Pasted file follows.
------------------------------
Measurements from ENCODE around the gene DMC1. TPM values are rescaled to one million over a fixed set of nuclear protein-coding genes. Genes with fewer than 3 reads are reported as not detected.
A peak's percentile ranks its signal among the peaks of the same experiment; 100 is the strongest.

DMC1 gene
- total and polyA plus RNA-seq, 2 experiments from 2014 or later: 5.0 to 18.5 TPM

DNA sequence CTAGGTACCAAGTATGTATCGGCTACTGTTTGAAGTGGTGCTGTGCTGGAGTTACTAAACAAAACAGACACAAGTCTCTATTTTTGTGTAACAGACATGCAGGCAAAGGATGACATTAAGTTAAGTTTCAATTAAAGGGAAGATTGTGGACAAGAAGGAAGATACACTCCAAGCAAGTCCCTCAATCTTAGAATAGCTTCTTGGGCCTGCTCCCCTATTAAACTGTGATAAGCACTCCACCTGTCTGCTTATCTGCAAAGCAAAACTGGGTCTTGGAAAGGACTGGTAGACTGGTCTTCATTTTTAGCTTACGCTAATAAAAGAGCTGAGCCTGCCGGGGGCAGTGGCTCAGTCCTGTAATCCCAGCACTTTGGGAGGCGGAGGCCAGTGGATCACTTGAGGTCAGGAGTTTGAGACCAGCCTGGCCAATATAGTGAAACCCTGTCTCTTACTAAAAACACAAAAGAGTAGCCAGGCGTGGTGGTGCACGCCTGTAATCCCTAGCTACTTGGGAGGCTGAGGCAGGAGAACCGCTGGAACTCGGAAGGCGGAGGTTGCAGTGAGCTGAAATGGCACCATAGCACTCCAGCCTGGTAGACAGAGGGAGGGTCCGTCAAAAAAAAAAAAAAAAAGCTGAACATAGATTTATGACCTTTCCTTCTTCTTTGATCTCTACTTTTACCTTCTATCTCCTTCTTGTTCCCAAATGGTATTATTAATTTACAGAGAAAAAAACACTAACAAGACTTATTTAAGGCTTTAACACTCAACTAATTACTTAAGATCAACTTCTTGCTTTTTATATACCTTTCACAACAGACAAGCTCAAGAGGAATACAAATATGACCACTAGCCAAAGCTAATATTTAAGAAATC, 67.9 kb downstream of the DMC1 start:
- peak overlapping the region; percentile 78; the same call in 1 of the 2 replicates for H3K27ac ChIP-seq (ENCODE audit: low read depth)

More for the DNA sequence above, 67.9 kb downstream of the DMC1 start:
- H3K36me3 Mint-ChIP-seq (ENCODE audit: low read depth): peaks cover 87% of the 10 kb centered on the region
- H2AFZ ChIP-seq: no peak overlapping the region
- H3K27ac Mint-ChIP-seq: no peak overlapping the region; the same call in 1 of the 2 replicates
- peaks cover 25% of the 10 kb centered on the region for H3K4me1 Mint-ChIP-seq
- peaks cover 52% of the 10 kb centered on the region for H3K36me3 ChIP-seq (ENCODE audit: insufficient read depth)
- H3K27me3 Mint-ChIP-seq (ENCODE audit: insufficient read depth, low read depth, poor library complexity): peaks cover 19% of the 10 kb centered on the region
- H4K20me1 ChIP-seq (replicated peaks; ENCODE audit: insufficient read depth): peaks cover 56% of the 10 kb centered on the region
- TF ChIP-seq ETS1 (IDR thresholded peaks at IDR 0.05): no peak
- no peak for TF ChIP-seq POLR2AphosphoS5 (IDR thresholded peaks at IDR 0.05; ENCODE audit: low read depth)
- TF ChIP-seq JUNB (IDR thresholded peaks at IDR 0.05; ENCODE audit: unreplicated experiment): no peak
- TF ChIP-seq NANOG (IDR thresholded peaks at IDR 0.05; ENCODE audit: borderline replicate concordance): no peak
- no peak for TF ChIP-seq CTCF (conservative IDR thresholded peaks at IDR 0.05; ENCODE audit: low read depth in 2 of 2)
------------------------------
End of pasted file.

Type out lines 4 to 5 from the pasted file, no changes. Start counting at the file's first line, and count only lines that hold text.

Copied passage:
- total and polyA plus RNA-seq, 2 experiments from 2014 or later: 5.0 to 18.5 TPM

DNA sequence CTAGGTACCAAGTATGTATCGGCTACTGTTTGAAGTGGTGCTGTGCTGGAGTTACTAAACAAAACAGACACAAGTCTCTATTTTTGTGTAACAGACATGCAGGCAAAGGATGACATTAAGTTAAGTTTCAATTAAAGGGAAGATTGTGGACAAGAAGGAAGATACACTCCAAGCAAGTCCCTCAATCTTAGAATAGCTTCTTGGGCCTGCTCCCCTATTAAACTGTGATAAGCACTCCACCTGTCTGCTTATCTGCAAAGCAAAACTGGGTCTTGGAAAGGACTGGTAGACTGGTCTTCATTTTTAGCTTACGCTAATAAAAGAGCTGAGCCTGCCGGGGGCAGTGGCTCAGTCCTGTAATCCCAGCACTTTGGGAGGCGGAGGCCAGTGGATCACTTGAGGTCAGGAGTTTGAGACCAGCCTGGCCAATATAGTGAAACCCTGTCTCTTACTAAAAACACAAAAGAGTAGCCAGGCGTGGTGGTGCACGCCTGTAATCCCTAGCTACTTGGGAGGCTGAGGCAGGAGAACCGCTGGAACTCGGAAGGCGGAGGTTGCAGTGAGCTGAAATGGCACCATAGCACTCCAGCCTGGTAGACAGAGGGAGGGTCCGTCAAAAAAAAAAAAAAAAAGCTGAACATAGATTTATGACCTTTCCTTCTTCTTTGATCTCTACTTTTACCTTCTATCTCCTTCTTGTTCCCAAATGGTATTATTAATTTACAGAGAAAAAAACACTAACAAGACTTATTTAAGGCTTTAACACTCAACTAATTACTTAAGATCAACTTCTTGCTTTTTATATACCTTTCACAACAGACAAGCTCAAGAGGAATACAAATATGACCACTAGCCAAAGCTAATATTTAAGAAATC, 67.9 kb downstream of the DMC1 start: